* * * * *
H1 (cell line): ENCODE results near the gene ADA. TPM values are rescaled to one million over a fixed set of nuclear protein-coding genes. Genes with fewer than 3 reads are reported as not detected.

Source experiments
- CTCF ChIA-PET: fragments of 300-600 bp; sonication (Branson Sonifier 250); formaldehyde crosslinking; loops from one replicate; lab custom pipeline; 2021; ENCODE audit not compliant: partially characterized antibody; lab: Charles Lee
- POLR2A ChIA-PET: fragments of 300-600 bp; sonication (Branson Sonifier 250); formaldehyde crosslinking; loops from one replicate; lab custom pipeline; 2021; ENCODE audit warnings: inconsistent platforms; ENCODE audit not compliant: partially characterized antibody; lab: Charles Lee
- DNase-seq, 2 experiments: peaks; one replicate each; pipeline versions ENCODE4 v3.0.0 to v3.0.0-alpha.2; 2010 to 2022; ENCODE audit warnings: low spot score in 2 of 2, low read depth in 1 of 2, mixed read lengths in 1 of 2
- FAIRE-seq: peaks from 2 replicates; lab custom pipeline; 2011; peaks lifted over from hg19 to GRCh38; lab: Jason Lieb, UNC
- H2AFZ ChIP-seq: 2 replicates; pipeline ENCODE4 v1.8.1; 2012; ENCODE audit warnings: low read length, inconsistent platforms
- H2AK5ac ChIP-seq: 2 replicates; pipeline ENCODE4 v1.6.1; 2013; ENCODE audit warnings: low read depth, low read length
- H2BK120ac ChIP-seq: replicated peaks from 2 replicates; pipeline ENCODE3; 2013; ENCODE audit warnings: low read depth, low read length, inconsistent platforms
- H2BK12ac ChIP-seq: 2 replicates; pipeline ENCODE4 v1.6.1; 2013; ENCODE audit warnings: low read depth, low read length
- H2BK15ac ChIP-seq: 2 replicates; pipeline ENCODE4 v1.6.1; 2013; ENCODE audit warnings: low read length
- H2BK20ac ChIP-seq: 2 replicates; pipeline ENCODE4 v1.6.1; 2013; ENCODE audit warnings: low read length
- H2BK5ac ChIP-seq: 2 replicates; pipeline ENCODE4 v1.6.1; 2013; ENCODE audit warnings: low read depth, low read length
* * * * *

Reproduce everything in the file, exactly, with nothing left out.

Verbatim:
H1 (cell line): ENCODE results near the gene ADA. TPM values are rescaled to one million over a fixed set of nuclear protein-coding genes. Genes with fewer than 3 reads are reported as not detected.

Source experiments
- CTCF ChIA-PET: fragments of 300-600 bp; sonication (Branson Sonifier 250); formaldehyde crosslinking; loops from one replicate; lab custom pipeline; 2021; ENCODE audit not compliant: partially characterized antibody; lab: Charles Lee
- POLR2A ChIA-PET: fragments of 300-600 bp; sonication (Branson Sonifier 250); formaldehyde crosslinking; loops from one replicate; lab custom pipeline; 2021; ENCODE audit warnings: inconsistent platforms; ENCODE audit not compliant: partially characterized antibody; lab: Charles Lee
- DNase-seq, 2 experiments: peaks; one replicate each; pipeline versions ENCODE4 v3.0.0 to v3.0.0-alpha.2; 2010 to 2022; ENCODE audit warnings: low spot score in 2 of 2, low read depth in 1 of 2, mixed read lengths in 1 of 2
- FAIRE-seq: peaks from 2 replicates; lab custom pipeline; 2011; peaks lifted over from hg19 to GRCh38; lab: Jason Lieb, UNC
- H2AFZ ChIP-seq: 2 replicates; pipeline ENCODE4 v1.8.1; 2012; ENCODE audit warnings: low read length, inconsistent platforms
- H2AK5ac ChIP-seq: 2 replicates; pipeline ENCODE4 v1.6.1; 2013; ENCODE audit warnings: low read depth, low read length
- H2BK120ac ChIP-seq: replicated peaks from 2 replicates; pipeline ENCODE3; 2013; ENCODE audit warnings: low read depth, low read length, inconsistent platforms
- H2BK12ac ChIP-seq: 2 replicates; pipeline ENCODE4 v1.6.1; 2013; ENCODE audit warnings: low read depth, low read length
- H2BK15ac ChIP-seq: 2 replicates; pipeline ENCODE4 v1.6.1; 2013; ENCODE audit warnings: low read length
- H2BK20ac ChIP-seq: 2 replicates; pipeline ENCODE4 v1.6.1; 2013; ENCODE audit warnings: low read length
- H2BK5ac ChIP-seq: 2 replicates; pipeline ENCODE4 v1.6.1; 2013; ENCODE audit warnings: low read depth, low read length